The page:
Transglutaminases (Enzyme Commission 2.3.2.13) are a large family of enzymes that show the common capacity to catalyze cross-linking of protein substrates. Some members of this family of enzymes are also capable of catalyzing other reactions important for the cell life. The distribution and the role of these enzymes have been widely studied in nume...
Article
Full-text available
We treated primary epithelial cells from human normal prostate (NEPC) and prostate cancer (CEPC) with all-trans-retinoic acid (RA) to study whether it regulates the activity of tissue transglutaminase (tTGase), an enzyme that accumulates in cells undergoing apoptosis. tTGase activity was assessed by [14C]spermidine incorporation; tTGase, P53, Bcl-2...
Article
Full-text available
At least eight neurodegenerative diseases, including Huntington disease, are caused by expansions in (CAG)n repeats in the affected gene and by an increase in the size of the corresponding polyglutamine domain in the expressed protein. A hallmark of several of these diseases is the presence of aberrant, proteinaceous aggregates in the nuclei and cy...
Article
Tissue transglutaminase (tTGase) is a GTP-binding Ca(2+)-dependent enzyme which catalyses the post-translational modification via epsilon(gamma-glutamyl)lysine bridges. The physiological role of tTGase is not fully understood. It has been shown that in cartilage the expression of tTGase correlates with terminal differentiation of chondrocytes. Rece...
Article
Full-text available
Post-translational formation of hypusine in eukaryotic initiation factor 5A (eIF-5A) is essential for cell viability. Recently, we showed that hypusine protein is an in vitro substrate for transglutaminases (TGases). We report the effect of tissue TGase expression on the in vivo hypusine metabolic pathway. The stable expression of tTGase in BALB/c...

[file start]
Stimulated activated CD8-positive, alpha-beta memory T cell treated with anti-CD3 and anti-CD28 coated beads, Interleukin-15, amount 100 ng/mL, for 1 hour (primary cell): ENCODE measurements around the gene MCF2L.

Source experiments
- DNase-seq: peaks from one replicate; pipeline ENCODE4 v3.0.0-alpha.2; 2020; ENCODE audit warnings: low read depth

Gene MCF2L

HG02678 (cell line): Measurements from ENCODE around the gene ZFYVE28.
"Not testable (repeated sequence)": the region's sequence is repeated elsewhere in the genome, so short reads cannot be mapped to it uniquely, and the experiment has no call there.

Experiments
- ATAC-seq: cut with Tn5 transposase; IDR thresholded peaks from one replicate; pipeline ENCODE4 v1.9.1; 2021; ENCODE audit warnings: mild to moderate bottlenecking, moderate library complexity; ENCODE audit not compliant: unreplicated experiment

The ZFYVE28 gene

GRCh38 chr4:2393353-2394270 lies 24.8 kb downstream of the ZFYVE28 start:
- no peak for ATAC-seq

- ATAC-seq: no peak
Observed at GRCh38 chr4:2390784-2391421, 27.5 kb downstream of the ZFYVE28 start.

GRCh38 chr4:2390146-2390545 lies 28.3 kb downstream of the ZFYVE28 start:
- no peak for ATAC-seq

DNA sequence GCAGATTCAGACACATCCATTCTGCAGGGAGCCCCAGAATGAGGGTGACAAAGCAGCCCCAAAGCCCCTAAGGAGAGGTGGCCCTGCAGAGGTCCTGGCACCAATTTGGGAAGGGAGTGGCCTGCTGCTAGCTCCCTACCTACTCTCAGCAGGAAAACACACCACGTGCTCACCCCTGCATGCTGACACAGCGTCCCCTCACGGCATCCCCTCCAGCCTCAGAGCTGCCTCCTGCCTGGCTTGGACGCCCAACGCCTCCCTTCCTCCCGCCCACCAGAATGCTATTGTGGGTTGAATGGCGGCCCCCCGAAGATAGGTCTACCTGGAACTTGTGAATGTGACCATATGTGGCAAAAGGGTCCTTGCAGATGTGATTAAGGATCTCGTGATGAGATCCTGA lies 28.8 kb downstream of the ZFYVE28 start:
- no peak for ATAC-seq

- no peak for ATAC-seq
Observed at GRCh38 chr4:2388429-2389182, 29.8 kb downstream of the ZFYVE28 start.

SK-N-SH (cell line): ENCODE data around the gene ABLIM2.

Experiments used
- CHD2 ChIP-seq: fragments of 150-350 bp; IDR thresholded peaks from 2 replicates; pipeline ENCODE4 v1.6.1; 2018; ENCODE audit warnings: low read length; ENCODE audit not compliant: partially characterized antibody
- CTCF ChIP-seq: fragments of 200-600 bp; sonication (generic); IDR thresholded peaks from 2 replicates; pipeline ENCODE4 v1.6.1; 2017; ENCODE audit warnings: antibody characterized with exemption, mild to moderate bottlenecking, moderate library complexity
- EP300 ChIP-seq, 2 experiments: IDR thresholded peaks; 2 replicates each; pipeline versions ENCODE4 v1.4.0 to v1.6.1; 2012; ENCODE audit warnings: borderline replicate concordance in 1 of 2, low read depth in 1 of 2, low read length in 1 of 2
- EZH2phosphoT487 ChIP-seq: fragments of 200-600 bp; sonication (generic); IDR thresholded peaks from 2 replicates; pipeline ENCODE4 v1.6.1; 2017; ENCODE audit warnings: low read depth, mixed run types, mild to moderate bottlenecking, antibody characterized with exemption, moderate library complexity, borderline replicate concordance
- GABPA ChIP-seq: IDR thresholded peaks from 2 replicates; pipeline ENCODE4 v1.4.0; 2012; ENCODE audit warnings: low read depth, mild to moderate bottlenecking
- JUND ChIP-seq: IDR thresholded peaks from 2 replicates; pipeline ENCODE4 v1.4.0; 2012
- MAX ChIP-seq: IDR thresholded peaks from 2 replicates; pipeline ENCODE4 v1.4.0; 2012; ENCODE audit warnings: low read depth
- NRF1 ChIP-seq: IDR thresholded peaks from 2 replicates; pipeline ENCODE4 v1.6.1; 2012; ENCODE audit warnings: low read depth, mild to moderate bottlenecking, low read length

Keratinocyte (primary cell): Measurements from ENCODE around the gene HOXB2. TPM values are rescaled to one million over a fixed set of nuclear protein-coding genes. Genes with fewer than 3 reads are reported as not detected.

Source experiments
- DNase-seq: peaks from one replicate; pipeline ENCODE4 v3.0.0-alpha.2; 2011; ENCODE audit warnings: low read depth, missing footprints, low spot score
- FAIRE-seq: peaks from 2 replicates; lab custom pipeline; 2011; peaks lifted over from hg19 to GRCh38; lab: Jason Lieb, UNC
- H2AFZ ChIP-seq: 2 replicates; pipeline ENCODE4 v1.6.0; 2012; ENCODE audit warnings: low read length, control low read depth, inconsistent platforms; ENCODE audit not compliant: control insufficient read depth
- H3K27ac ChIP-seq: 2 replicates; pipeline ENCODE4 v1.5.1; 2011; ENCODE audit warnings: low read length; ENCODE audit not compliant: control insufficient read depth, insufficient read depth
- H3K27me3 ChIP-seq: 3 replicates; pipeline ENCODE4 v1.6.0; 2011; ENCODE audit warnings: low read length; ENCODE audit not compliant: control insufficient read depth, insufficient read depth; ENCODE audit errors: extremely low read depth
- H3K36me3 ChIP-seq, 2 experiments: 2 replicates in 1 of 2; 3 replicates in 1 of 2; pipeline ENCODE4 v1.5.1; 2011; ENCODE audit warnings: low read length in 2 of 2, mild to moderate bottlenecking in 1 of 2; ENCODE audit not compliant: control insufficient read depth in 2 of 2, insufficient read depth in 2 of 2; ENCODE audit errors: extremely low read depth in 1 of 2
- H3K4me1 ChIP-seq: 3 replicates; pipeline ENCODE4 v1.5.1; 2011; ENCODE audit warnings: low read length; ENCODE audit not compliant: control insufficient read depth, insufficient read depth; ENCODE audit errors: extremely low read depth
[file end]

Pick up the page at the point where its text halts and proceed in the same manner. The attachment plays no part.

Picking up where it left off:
Article
Full-text available
To investigate possible biochemical mechanisms underlying the “toxic gain of function” associated with polyglutamine expansions, the ability of guinea pig liver tissue transglutaminase to catalyze covalent attachments of various polyamines to polyglutamine peptides was examined. Of the polyamines tested, spermine is the most active substrate, follo...
Article
Full-text available
Genetic defects of the CD95 (Fas/Apo-1) receptor/ligand system, has recently been involved in the development of human and murine autoimmunity. We investigated whether a deregulation of the ;tissue' transglutaminase (tTG), a multifunctional enzyme which is part of the molecular program of apoptosis, may act as a cofactor in the development of autoi...
Article
Full-text available
Stably transfected Balb-C 3T3 fibroblasts (clone 5), overexpressing a catalytically active tissue transglutaminase, showed a basal adenylate cyclase activity lower than control cells (clone 1). Several modulators of the adenylate cyclase activity (forskolin, Mn2+ and pertussis toxin) showed the existence of a marked negative control on the adenylat...
Article
Full-text available
Cell interaction(s) with biomaterial undergo a multistep-step paradigm of adhesion, contact, attachment, and spreading. However, the molecular mechanism(s) underlying the cell anchorage on a material surface is not yet well understood. Transglutaminases, a family of calcium-dependent enzymes, has been implicated in the interactions between cells an...
Article
Full-text available